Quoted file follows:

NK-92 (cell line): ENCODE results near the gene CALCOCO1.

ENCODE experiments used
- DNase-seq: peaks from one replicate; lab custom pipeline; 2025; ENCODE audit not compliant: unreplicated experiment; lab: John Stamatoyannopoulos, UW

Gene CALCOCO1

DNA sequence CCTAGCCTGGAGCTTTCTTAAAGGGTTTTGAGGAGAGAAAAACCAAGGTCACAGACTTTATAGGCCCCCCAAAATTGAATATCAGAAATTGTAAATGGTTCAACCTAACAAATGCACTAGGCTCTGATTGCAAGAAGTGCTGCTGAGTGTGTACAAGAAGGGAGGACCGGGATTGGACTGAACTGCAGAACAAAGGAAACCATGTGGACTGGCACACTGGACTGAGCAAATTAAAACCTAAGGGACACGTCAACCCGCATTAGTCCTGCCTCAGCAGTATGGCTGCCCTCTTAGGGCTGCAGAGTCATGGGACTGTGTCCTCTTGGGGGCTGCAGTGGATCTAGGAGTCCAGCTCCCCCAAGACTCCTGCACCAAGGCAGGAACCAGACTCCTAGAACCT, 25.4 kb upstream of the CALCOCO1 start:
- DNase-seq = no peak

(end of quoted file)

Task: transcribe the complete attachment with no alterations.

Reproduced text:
NK-92 (cell line): ENCODE results near the gene CALCOCO1.

ENCODE experiments used
- DNase-seq: peaks from one replicate; lab custom pipeline; 2025; ENCODE audit not compliant: unreplicated experiment; lab: John Stamatoyannopoulos, UW

Gene CALCOCO1

DNA sequence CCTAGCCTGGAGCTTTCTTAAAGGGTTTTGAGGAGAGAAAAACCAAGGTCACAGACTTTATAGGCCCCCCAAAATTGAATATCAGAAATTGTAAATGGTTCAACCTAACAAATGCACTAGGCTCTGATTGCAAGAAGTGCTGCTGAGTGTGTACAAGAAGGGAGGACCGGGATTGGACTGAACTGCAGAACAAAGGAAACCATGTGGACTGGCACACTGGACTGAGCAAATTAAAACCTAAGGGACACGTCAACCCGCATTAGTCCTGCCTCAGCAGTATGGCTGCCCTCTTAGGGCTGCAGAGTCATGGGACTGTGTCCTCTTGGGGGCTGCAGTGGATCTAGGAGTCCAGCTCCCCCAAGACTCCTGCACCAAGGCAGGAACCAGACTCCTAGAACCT, 25.4 kb upstream of the CALCOCO1 start:
- DNase-seq = no peak